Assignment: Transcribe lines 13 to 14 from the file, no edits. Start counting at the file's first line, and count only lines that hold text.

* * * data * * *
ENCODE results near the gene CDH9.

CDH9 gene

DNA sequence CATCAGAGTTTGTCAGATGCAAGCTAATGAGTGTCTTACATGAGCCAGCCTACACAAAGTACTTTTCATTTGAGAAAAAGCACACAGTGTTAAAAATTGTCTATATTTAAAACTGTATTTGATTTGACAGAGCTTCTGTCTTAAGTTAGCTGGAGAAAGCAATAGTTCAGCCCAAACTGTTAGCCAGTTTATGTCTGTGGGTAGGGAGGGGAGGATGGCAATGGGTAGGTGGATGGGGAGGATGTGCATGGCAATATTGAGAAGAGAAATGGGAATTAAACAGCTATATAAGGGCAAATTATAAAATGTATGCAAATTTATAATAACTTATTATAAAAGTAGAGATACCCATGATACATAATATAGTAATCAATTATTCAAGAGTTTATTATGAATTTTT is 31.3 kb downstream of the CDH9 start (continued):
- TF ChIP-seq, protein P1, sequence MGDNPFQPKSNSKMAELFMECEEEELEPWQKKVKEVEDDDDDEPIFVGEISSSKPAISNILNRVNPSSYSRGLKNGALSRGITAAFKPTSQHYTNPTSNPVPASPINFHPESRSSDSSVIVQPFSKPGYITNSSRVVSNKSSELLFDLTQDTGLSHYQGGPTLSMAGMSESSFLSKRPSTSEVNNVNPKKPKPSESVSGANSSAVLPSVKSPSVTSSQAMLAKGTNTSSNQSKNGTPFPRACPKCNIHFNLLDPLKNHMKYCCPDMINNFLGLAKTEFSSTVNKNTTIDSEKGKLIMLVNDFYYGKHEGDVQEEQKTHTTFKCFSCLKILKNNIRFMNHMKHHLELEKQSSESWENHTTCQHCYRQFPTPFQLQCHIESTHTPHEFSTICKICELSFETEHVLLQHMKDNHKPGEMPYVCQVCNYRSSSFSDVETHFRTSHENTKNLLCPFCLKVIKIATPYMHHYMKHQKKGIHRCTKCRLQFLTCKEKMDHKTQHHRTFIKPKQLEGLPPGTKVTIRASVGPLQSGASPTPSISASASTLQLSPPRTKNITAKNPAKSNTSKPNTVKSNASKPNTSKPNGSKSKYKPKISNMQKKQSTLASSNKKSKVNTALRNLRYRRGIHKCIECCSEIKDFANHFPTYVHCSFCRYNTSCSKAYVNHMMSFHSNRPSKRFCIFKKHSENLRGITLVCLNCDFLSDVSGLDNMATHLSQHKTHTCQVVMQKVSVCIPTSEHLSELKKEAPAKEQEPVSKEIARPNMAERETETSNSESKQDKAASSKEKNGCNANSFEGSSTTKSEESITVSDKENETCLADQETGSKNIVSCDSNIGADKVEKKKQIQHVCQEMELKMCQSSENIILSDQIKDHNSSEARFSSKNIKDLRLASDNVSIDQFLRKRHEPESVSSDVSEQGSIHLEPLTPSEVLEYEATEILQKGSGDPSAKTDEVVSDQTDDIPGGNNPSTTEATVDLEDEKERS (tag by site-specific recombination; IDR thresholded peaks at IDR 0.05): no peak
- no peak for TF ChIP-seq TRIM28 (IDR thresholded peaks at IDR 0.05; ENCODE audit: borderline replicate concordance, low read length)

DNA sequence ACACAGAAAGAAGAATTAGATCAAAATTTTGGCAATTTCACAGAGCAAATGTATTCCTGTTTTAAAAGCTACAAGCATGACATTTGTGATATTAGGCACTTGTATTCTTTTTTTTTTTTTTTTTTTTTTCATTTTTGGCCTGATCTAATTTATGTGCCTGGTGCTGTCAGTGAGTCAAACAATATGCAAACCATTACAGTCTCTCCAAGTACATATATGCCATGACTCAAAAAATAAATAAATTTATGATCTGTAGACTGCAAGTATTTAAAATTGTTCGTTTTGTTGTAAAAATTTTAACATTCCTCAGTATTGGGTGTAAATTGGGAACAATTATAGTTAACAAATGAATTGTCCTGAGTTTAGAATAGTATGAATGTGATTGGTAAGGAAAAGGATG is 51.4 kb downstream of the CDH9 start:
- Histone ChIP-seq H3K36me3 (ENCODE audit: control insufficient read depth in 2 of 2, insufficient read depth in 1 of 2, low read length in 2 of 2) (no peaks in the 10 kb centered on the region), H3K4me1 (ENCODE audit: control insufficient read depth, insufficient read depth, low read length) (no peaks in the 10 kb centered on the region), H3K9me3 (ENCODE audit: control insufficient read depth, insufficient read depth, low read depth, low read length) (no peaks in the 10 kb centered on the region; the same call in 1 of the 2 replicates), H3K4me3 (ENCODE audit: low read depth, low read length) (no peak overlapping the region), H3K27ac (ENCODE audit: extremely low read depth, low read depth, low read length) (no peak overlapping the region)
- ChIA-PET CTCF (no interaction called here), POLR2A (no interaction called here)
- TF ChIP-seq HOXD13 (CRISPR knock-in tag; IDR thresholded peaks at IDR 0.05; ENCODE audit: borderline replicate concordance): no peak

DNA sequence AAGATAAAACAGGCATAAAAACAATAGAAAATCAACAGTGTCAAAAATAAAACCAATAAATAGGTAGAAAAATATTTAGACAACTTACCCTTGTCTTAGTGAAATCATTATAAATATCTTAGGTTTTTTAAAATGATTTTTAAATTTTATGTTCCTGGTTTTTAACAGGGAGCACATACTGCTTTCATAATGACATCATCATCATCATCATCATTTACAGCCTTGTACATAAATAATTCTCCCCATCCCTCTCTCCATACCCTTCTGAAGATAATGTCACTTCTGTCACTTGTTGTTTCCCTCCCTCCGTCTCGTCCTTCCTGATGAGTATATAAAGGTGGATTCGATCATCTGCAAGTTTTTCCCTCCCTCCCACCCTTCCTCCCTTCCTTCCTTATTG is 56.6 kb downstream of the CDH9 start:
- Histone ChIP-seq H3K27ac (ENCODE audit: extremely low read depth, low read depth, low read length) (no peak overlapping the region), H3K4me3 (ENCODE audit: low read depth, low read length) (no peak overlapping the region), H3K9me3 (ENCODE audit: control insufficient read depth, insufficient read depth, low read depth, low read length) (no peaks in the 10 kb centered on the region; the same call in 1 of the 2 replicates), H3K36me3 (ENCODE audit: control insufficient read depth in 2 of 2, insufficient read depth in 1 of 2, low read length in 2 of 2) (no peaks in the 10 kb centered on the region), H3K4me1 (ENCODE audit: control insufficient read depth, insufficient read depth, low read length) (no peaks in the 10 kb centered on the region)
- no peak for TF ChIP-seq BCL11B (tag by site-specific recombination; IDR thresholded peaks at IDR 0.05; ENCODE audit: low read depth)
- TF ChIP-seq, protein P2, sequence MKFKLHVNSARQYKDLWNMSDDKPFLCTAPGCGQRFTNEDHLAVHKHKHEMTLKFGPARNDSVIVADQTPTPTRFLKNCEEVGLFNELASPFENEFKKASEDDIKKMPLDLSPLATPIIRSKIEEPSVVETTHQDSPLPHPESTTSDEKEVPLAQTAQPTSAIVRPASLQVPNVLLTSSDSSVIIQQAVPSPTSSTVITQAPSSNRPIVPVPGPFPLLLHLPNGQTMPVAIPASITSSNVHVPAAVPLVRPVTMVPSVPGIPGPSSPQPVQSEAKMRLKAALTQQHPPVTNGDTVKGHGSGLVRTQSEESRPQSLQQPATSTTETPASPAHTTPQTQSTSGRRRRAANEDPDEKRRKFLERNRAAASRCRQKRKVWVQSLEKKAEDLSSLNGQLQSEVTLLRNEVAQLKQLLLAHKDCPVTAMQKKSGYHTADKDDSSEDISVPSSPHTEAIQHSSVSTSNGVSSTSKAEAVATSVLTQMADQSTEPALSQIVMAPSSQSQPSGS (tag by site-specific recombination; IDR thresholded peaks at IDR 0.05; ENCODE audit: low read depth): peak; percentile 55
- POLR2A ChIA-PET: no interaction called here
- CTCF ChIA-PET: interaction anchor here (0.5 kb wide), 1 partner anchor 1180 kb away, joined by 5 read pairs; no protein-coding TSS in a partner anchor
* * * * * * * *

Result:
- TF ChIP-seq, protein P2, sequence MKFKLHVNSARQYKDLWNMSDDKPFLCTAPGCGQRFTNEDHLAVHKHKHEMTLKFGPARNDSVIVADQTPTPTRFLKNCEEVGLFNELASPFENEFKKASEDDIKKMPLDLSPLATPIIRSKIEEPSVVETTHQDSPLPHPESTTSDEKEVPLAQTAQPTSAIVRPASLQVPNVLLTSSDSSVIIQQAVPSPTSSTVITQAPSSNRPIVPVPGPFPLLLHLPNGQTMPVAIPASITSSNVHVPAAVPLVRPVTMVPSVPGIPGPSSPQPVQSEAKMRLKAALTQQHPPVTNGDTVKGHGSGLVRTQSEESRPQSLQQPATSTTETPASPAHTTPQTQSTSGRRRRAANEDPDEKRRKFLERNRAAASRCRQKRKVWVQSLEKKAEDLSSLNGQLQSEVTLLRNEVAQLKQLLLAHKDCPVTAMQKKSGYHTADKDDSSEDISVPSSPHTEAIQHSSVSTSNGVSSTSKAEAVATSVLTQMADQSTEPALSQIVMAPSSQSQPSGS (tag by site-specific recombination; IDR thresholded peaks at IDR 0.05; ENCODE audit: low read depth): peak; percentile 55
- POLR2A ChIA-PET: no interaction called here